Lionhearted Leaders: Ezra Mutai
PNW’s Lionhearted Leaders are faculty recognized for their exceptional work inside and outside the classroom.
How does your research benefit your college and the university?
My research focus is unique within the College of Business as it mostly relates to the life sciences discipline. As such, my research not only helps to create a diversified portfolio of faculty research programs within the college, but most importantly, it perfectly fits with one of Purdue University Northwest’s (PNW) strategic goals of increasing metropolitan impact and community engagement through research and strategic partnerships. My research interests include understanding the role bioactive components in foods and the gut microbes play in the prevention and/or treatment of chronic diseases such as obesity and cardiovascular diseases.
Recently, under the leadership of my colleague, John Durocher, we established a new Integrative Physiology and Health Sciences (IPHS) Center at Purdue University Northwest. The aim of this center is to lead research, teaching and outreach with a proactive and holistic approach to human health.
IPHS will deliver free seminars to the general public on how to manage blood pressure, control cholesterol, eat better, stop smoking, manage weight, be more physically active, and how to reduce blood sugar. This outreach project not only benefits my college but most importantly, it enables PNW to gain trust and exposure among our local communities so that Purdue University Northwest will be perceived as a leader in community health initiatives.
Please tell me about your teaching methods, philosophy and goals.
As an educator, I view myself as an explorer leading an expedition through a jungle. In this jungle, there are well-trodden paths, but the landscape is constantly changing, as new foliage keeps growing. To me, the well-trodden paths represent well-established concepts and principles in the sciences. On the other hand, the growing foliage refers to the new challenges that constantly arise. Therefore, on this expedition, I want my students to not only gain an appreciation for the constant flux in the sciences but most importantly, to be able to apply the concepts that they learn to real-world situations. In every course I teach, I emphasize the relevance and usefulness of the course material for understanding real-world situations.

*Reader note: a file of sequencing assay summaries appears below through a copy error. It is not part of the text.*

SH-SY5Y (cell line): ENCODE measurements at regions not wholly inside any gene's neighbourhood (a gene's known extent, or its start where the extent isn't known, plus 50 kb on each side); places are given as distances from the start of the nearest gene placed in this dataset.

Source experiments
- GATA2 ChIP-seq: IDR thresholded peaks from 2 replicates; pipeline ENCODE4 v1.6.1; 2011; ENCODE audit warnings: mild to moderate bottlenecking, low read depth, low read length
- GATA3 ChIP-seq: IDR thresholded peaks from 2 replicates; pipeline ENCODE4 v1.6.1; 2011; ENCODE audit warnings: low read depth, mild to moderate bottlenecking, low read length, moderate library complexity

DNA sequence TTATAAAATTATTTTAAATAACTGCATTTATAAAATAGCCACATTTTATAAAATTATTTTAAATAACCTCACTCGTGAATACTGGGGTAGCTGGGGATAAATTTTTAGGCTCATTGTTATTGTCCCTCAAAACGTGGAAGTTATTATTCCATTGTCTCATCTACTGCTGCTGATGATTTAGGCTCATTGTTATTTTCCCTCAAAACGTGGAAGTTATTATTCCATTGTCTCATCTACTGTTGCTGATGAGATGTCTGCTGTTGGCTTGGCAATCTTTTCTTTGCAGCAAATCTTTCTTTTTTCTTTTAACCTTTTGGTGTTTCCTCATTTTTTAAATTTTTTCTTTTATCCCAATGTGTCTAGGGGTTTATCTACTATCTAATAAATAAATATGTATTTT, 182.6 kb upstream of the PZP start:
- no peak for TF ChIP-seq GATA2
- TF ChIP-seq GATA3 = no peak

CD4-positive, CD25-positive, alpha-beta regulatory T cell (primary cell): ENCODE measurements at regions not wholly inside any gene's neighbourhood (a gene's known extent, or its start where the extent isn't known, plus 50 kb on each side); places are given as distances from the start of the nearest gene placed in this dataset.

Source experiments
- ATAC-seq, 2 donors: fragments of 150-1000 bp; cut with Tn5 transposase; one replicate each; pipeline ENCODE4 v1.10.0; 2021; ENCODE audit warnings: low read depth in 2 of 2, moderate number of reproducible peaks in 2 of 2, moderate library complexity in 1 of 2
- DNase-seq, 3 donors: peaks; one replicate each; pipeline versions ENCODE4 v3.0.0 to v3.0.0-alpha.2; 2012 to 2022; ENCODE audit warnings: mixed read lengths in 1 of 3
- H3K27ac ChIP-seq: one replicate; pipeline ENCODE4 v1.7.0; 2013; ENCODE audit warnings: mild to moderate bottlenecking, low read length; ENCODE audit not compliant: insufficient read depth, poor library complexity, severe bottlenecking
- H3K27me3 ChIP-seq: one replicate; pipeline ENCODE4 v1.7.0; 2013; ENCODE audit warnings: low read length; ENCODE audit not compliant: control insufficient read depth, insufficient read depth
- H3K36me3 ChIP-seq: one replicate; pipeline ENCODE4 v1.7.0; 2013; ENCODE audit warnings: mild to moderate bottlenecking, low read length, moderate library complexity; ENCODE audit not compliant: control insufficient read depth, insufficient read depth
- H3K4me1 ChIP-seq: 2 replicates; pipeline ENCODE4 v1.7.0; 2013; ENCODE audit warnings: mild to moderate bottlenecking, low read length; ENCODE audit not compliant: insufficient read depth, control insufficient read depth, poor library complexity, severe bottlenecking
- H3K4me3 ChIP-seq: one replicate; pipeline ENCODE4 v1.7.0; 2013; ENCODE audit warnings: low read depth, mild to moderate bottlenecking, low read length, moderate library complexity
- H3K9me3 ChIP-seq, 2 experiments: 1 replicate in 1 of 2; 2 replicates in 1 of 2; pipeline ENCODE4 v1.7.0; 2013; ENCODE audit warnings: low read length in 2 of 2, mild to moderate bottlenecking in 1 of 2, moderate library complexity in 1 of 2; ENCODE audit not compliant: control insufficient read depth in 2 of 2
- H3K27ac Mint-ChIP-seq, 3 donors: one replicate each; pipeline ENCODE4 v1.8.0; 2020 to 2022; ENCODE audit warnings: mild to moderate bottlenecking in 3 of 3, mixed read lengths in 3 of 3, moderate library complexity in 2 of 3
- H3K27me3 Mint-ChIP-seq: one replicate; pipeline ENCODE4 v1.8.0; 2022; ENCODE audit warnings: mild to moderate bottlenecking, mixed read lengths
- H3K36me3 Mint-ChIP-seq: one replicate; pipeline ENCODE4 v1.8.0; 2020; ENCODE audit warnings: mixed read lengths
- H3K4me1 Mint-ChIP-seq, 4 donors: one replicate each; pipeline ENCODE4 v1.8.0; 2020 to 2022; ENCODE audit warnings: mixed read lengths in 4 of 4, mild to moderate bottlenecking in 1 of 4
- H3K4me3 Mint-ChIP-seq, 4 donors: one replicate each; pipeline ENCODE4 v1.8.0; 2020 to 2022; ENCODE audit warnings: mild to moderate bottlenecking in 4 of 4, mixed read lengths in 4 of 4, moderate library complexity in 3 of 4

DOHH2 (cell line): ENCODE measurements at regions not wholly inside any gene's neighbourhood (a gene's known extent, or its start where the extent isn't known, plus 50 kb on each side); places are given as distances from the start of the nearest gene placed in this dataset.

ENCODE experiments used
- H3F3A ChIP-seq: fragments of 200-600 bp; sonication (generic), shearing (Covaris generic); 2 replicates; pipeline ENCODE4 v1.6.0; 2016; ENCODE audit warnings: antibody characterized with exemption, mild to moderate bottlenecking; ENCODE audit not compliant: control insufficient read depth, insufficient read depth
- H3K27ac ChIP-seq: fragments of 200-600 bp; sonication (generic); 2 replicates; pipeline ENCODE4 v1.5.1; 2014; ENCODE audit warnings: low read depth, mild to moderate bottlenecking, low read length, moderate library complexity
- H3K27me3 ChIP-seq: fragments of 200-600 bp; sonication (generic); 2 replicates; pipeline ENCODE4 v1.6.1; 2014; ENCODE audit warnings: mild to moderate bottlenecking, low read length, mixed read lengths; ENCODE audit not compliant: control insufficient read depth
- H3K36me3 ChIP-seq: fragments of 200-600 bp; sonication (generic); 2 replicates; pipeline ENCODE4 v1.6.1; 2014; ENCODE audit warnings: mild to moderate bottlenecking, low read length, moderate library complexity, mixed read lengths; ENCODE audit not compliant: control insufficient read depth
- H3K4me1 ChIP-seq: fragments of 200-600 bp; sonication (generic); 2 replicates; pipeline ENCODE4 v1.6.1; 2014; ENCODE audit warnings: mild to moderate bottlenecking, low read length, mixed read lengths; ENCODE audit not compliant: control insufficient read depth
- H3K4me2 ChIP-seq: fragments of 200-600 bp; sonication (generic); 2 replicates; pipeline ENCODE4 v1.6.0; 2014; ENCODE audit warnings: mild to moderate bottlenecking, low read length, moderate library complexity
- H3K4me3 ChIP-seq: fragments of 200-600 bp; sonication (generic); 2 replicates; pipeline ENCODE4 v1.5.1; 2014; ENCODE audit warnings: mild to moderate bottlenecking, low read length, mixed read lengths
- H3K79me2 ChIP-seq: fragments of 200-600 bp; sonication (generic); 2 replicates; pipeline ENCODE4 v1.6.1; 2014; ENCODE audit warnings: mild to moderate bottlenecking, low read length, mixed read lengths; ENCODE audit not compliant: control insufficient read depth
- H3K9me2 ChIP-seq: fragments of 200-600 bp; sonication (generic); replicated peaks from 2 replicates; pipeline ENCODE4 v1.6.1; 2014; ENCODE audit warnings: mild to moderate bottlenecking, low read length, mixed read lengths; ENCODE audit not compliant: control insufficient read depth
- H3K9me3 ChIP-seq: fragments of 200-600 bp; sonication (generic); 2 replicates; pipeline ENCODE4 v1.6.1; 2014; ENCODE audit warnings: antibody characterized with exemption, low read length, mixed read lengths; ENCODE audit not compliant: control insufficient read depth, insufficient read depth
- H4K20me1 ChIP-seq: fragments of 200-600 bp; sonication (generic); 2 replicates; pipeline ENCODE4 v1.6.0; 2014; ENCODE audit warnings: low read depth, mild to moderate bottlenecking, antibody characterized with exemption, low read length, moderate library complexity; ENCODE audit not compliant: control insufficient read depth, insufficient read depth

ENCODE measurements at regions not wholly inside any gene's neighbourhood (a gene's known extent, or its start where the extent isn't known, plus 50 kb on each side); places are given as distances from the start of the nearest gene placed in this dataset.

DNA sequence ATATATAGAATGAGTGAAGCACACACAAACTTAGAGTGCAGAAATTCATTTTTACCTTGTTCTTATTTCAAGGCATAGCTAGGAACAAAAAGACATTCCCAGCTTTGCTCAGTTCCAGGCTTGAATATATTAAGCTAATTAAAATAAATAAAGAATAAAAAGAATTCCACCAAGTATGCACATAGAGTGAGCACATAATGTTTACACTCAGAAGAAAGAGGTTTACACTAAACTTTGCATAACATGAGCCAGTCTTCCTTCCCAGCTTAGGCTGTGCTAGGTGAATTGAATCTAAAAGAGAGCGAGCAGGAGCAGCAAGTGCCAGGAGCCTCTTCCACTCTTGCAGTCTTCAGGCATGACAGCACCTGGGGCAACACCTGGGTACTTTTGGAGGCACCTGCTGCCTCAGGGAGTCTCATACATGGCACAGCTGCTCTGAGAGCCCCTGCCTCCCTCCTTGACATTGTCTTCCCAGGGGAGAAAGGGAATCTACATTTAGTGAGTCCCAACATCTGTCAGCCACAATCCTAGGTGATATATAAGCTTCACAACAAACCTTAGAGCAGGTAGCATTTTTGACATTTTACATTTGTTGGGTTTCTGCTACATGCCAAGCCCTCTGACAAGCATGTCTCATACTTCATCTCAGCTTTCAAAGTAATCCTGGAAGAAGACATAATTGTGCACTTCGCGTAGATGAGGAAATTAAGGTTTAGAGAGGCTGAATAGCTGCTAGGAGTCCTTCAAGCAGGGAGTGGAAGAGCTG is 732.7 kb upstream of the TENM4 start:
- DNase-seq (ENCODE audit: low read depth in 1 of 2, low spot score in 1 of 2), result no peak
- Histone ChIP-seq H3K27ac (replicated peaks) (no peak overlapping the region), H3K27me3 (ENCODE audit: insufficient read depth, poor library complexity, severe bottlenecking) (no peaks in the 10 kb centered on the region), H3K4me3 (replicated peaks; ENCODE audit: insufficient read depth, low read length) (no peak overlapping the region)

Most of my teaching at Purdue University Northwest (PNW) involves instructing undergraduate students in the Essentials of Nutrition, Food Safety, Sanitation and Health courses. To be an effective teacher, I have found that the class size greatly influences the type of teaching methods I adopt to implement. I structure my PowerPoint presentations to include short video clips at regular intervals, to highlight how the material presented in class is applicable in a variety of real-world situations.
In addition, I use case studies and problem sets in most of my teachings. Having students engage in the problem-solving process either as an individual or in a group is so important as it allows them to apply the concepts they have learned in solving real-life situations. This is particularly important as one of the major goals of my courses is to enable students to obtain knowledge and skillsets which they can use to plan nutrient-dense and healthy diets.
What interests do you have outside of work?
When I am not teaching or doing research, I enjoy spending time with my family. I like to hike the different trails in the region and watch sports and documentaries.
I also volunteer with the Chicago Section of the Institute of Food Technologists (CSIFT) where I serve as a member of the Audit/Finance Committee. We serve as advisors to the Executive Committee and the Section on all Section financial matters.